By Nathan Smith

Our kids are fat–and getting fatter.  

The Centers for Disease Control (CDC) estimates that approximately 17 percent, or 12.5 million, U.S. children aged two to 19 years old are obese.  Since 1980, childhood obesity has almost tripled.


Doctors, experts, university research and government agencies point to sugary drinks and less healthy foods on school campuses and advertising of less healthy foods. Also, variations in licensure regulations among child care centers and lack of daily, quality physical activity in all schools  add up.

Increasing portion sizes and television and “screen time” are more contributors, according to the CDC.


Whole Foods Market shoppers recently topped $2 million in donations to the School Garden Grant Program. The initiative is supported by Whole Kids Foundation and FoodCorps, a group that helps schools launch farm-to-school programs.

I’ll be honest. I hardly ever shop at Whole Foods. I’m not one of their “followers” and while I disagree with some of their positions on modern agriculture, this initiative looks like a step in the right direction.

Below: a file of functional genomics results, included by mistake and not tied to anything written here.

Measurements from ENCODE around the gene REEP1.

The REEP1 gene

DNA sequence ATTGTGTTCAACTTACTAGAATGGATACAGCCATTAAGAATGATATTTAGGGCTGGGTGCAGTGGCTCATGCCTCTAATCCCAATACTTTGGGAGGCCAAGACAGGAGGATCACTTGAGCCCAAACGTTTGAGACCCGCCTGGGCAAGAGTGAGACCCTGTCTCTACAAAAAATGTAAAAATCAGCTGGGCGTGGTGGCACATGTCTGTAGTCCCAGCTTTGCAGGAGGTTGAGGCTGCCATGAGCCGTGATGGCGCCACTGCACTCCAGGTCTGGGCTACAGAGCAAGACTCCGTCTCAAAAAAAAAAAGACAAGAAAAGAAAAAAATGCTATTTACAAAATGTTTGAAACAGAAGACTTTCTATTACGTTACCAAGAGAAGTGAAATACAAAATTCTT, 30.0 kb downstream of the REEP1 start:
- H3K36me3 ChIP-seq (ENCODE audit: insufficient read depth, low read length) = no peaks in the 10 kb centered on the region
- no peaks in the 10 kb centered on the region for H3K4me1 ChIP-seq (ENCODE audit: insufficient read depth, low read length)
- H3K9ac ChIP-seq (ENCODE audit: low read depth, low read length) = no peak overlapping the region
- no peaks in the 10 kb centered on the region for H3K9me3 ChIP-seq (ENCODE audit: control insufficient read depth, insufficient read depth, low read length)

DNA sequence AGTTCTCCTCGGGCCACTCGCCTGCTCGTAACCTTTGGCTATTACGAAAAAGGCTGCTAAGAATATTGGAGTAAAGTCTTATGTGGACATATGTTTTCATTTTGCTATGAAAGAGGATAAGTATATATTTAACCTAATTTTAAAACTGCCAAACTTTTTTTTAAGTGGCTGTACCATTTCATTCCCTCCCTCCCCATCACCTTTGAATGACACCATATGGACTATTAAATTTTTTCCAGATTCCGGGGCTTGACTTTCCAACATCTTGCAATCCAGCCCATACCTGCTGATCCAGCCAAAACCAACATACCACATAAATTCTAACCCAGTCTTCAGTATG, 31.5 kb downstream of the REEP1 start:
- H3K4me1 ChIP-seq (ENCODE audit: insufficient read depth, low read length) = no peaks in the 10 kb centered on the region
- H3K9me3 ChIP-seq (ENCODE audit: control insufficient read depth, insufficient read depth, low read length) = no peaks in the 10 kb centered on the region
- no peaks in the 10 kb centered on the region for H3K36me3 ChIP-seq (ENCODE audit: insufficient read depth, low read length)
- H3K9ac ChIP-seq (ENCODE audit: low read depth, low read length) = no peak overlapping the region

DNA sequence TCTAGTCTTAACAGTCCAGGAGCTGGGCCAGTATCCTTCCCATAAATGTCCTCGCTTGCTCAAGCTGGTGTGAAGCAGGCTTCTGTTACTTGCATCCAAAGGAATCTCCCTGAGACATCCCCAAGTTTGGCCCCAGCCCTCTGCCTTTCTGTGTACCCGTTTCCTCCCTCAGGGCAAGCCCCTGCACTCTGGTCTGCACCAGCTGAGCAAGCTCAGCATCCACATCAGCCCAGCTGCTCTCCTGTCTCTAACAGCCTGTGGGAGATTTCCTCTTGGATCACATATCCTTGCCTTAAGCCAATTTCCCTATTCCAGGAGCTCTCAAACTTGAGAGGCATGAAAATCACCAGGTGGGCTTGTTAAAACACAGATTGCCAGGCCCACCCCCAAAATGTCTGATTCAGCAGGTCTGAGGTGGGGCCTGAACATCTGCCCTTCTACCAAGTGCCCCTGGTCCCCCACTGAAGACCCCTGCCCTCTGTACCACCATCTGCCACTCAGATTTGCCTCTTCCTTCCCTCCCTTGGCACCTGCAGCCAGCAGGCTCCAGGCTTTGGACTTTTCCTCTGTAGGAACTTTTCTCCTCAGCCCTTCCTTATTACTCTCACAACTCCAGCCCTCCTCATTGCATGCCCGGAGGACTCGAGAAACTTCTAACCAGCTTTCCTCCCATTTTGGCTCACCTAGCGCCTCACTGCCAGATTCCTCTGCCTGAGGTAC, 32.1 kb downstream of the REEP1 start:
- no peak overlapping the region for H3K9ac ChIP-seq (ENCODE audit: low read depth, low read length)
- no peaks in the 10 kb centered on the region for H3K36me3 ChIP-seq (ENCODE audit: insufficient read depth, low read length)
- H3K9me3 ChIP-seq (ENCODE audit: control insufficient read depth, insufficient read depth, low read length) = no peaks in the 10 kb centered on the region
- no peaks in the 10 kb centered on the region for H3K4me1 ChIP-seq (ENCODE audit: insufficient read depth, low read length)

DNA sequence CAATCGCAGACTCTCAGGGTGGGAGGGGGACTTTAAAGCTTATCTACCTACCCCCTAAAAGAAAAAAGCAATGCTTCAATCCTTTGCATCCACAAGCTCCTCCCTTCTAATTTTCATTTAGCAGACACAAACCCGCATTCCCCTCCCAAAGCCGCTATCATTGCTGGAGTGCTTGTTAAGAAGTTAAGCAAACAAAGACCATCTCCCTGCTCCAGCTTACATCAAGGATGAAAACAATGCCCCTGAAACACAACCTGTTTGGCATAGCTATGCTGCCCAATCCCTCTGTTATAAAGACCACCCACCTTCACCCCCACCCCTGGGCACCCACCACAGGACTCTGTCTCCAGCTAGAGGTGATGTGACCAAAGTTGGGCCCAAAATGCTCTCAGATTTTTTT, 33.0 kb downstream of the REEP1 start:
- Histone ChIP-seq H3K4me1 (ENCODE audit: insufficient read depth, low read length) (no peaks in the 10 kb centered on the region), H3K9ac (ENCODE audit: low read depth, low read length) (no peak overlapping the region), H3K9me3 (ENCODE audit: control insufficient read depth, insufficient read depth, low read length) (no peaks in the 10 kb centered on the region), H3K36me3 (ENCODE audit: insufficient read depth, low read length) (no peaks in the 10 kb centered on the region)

The funds raised will go toward giving students a starter kit on how to grow a garden and discounts on supplies and seeds. FoodCorps stands ready to aid with questions and long-term support but it will be up to the students to plant, care for and harvest their garden. What a satisfying activity!

Gardening gets kids outside, in the dirt. You remember playing in the dirt, right? They will be active, they will be responsible and they will experience what it takes to see something through. With  food growing at their fingertips, they might even learn to like vegetables again.

Will this program end childhood obesity tomorrow? No, but if schools take notice it could be an effective weapon.

Bottom line?

Students learn about healthy eating and the program offers teachers a great opportunity to connect students with what farmers do each day.

What are your thoughts about childhood obesity?